Nikki Haley repeated a lot of the usual false and misleading hawkish claims about the Joint Comprehensive Plan of Action (JCPOA) in a speech at AEI earlier today. This was a typical unfounded assertion:

The question of Iranian compliance is not as straight forward as many people believe. It’s not just about the technical terms of the nuclear agreement.

In fact, adhering to the “technical terms” of the agreement is what puts Iran in compliance with the deal. Iran hawks don’t like that Iran is complying with the agreement, not least since they insisted that Tehran would never do that, and so they have to invent an arbitrary new standard that they can use to find the agreement to be faulty. If Iran is abiding by the restrictions contained in the JCPOA, the deal is working as intended and Iran’s nuclear program has been successfully constrained. Try as Haley might, she cannot find a pretext for scrapping the deal short of simply making things up, which is what she proceeds to do later in the speech.

Haley says at one point:

The deal he struck wasn’t supposed to be just about nuclear weapons. It was meant to be an opening with Iran; a welcoming back into the community of nations.

That might have been an ideal outcome, but it’s not true that the deal was supposed to lead to this. That is not what the agreement required, and under the circumstances it was never likely to happen. Iran hawks here in the U.S. in particular were determined that any agreement on the nuclear issue would not become the basis for broader engagement or detente. They routinely accused the Obama administration of pursuing exactly that (also false), and now in a laughable about-face “complain” that the deal has not somehow magically achieved a goal that they vehemently oppose. Bear in mind that it is an open secret that these are the people that hate the possibility of an “opening with Iran.” They are desperate to prevent Iran from being welcomed back into the community of nations, and their determined opposition to any and all sanctions relief on Iran is proof of that.

Haley then repeats another falsehood:

We were promised an “end” to the Iranian nuclear program. What emerged was not an end, but a pause. Under the deal, Iran will continue to enrich uranium and develop advanced centrifuges.

No, we weren’t promised any such thing. Proponents of making a deal with Iran were entirely up-front about the fact that Iran would have to retain some limited enrichment capability in order to get them to agree to the restrictions on the rest of the program. Hard-line opponents of the deal wanted a “zero enrichment” requirement, among other maximalist demands, and they didn’t get their way. There was no chance that Iran would agree to the complete abandonment of their program, and that is why the P5+1 settled for the compromise that secured the more important goal of restricting Iran’s nuclear program. The purpose of the agreement was to make it practically impossible for Iran to be able to build a nuclear weapon, and then to verify that Iran was abiding by the restrictions imposed to ensure that. No agreement could have brought about the “end” to Iran’s entire nuclear program, and any deal that made that a requirement would have been rejected. The deal is doing exactly what it is supposed to do, and so Haley has to resort to the shoddiest revisionism possible to attack it.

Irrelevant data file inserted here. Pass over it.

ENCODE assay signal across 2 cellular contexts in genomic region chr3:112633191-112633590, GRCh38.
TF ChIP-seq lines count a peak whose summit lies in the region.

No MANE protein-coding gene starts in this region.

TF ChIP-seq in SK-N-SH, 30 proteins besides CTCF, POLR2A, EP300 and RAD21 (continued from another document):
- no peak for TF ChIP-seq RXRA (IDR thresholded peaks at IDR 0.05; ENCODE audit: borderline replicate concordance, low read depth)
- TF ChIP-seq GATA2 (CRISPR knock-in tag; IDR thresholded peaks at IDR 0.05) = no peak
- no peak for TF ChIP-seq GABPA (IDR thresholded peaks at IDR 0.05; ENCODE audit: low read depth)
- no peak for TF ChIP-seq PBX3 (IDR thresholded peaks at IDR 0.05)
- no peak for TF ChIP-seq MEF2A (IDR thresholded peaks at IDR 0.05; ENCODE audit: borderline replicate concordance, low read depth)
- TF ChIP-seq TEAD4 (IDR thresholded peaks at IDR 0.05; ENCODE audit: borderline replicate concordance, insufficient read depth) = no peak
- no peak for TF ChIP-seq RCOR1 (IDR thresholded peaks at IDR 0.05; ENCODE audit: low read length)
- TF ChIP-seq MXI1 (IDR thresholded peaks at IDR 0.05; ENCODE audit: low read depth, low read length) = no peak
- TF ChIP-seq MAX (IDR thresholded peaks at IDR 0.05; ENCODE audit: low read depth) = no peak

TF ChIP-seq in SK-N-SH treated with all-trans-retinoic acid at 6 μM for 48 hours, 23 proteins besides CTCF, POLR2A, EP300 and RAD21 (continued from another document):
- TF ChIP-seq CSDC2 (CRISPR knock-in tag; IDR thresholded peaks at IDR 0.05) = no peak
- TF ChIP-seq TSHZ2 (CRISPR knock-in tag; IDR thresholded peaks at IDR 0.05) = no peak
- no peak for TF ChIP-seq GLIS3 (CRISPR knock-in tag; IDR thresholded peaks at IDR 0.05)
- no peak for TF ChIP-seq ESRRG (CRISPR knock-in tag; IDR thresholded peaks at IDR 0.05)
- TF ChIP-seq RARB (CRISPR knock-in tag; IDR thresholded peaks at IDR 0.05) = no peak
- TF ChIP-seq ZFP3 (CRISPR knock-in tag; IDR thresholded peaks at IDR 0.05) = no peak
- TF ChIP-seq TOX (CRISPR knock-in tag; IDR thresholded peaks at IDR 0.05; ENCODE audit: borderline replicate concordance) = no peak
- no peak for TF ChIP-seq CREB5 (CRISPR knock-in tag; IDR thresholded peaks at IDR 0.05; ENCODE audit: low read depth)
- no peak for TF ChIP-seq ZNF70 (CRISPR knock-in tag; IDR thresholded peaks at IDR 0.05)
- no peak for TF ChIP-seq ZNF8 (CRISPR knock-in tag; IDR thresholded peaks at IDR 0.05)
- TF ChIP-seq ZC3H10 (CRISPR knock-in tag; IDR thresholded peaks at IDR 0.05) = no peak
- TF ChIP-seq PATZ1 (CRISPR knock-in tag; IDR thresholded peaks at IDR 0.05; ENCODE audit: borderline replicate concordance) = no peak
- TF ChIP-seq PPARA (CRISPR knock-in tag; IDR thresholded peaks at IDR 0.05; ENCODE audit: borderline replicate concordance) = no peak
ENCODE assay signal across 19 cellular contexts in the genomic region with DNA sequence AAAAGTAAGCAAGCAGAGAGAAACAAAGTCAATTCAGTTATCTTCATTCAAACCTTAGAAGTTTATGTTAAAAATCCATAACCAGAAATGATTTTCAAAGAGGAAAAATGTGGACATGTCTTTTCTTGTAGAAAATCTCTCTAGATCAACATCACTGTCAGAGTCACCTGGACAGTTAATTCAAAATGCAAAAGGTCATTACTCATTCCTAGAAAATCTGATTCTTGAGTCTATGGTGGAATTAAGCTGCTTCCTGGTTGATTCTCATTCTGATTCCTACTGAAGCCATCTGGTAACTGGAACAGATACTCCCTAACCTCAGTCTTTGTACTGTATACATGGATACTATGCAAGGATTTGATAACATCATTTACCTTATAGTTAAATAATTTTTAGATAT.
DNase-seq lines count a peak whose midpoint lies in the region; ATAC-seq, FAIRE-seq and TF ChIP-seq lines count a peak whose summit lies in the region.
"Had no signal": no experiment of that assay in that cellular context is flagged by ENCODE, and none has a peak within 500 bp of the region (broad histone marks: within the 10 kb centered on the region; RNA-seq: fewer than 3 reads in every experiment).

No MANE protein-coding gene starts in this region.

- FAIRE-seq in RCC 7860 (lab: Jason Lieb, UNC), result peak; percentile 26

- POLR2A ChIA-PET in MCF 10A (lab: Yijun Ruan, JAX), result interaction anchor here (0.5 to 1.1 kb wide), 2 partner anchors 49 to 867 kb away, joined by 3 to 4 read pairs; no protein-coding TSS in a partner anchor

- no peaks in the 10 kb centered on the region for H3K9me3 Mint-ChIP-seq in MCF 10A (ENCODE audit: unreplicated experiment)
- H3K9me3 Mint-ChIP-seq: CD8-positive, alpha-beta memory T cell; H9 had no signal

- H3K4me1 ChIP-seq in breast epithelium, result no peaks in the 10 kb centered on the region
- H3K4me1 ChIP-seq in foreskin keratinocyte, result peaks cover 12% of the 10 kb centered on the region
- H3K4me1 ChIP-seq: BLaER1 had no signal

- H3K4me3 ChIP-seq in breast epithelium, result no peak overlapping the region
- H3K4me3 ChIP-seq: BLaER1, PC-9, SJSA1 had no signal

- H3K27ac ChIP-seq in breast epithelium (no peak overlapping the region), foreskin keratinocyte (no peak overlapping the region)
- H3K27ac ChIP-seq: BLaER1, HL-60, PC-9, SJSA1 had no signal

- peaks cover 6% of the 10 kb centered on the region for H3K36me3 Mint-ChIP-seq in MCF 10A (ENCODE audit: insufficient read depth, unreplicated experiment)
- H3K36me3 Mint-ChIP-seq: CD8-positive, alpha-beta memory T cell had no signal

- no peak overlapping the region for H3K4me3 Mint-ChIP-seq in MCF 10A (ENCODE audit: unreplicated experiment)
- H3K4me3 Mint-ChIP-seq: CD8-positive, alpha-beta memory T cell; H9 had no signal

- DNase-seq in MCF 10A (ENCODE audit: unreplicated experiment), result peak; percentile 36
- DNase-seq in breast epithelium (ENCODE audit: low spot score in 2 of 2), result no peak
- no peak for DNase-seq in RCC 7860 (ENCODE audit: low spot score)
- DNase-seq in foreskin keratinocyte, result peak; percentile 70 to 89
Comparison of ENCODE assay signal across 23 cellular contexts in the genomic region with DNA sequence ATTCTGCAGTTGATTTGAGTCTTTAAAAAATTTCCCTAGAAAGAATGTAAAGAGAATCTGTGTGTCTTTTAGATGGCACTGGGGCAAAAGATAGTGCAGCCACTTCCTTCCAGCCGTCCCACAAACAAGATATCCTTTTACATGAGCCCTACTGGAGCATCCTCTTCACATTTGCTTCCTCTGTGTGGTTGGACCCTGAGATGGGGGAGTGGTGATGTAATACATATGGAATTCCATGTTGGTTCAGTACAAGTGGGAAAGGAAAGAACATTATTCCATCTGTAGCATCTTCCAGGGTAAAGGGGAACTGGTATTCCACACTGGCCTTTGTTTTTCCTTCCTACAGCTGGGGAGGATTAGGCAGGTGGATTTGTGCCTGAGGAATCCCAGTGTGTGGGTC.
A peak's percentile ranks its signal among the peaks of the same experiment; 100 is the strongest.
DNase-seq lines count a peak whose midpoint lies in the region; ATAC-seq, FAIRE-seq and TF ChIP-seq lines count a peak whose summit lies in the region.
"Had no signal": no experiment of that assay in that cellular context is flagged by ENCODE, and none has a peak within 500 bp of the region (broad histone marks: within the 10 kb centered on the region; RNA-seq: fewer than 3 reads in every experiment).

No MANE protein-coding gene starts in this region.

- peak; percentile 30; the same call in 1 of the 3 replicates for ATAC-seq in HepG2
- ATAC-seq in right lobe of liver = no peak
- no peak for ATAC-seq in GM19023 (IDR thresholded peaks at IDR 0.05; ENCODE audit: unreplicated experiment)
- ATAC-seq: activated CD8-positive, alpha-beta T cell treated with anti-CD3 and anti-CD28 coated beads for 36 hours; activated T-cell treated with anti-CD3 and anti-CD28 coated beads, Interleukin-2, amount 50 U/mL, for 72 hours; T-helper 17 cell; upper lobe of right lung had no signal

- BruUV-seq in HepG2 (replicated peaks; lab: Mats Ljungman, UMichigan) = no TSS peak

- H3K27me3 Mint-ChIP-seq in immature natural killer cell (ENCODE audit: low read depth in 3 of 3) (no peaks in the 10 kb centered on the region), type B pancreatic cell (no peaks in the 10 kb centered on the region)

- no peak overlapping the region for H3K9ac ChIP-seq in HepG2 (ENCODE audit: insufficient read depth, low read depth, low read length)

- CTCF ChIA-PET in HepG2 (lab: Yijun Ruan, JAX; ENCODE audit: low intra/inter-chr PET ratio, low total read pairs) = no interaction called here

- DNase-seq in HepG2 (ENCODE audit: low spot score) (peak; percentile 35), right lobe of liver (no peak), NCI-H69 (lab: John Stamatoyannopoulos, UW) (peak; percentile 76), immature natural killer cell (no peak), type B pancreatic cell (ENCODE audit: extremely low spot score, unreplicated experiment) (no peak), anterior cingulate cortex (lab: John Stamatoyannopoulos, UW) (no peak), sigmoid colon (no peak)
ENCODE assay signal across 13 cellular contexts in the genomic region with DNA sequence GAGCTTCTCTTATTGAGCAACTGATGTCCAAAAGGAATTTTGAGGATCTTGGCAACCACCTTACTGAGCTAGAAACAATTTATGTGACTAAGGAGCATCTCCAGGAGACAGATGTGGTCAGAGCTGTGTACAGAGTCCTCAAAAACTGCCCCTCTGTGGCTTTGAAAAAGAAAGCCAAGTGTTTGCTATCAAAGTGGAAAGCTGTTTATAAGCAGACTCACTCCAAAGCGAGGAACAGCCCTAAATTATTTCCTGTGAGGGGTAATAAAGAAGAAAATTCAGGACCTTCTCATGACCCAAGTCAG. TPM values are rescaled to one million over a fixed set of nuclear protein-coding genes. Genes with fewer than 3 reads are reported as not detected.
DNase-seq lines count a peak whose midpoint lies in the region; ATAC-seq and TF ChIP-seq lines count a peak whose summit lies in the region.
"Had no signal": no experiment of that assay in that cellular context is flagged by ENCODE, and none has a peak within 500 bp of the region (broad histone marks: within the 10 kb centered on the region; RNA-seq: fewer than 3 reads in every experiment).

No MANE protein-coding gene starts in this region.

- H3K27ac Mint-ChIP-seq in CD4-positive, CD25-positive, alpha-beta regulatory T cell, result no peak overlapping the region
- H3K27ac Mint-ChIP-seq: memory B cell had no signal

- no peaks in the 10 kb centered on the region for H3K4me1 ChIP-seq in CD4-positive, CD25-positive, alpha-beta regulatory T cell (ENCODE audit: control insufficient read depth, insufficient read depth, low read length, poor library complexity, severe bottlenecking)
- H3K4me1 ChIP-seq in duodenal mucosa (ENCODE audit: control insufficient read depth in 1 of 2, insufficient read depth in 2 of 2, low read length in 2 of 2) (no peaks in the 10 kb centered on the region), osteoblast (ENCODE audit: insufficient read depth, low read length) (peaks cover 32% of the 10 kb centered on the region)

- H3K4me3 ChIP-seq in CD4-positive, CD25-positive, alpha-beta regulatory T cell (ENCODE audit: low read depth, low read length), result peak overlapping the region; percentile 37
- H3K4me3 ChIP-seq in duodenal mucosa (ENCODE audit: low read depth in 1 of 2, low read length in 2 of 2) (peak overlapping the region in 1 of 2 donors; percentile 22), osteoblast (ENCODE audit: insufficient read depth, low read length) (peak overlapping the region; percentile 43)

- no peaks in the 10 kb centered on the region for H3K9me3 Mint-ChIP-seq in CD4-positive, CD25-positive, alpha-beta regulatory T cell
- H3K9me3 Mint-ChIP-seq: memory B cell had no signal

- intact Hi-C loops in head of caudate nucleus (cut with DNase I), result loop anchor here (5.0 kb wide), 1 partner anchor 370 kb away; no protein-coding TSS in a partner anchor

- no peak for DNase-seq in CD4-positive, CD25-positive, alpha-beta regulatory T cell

Haley claims:

It gave Iran what it wanted up-front, in exchange for temporary promises to deliver what we want.

In fact, sanctions relief has been halting, slow, and has provided Iran with far less foreign investment than it hoped. In exchange for that, Iran severely restricted its nuclear program and submitted to international inspections for more than a decade. In other words, Haley gets things almost exactly backwards here, and misleads her audience in the process.

Haley continues:

The JCPOA is, therefore, a very flawed and very limited agreement. But even so, Iran has been caught in multiple violations over the past year and a half.

This is at best extremely misleading. The few violations in question have been very minor and quickly rectified. The IAEA has consistently found Iran to be in compliance with the agreement since it was implemented, and their continued inspections will help make sure that the deal keeps working.

Another one of Haley’s statements is not so much dishonest as it is simply dumb:

The deal drew an artificial line between the Iranian regime’s nuclear development and the rest of its lawless behavior.

There are many bad objections to the JCPOA, but this is probably the most ridiculous one. Yes, a non-proliferation agreement focused exclusively on the nuclear issue and imposed restrictions on the nuclear program alone. Whatever other undesirable behavior Iran engages in was never going to be up for discussion during these negotiations, and it would have torpedoed the negotiations over the nuclear issue to try to include other disagreements. Iran hawks simultaneously hate the very idea of diplomatic engagement with Iran and oppose it tooth and nail, and yet they also want to fault a specific set of negotiations on one issue for “failing” to resolve all outstanding issues with them. If there had not been an “artificial line” between the nuclear issue and the rest of Iran’s behavior, Iran hawks would have probably been successful in using their lame whataboutist arguments to derail the agreement. Fortunately, those arguments didn’t prevail two years ago, and we can only hope that they will continue to be ignored.

P.S. Richard Nephew has produced an annotated version of the speech in which he points out more Haley errors.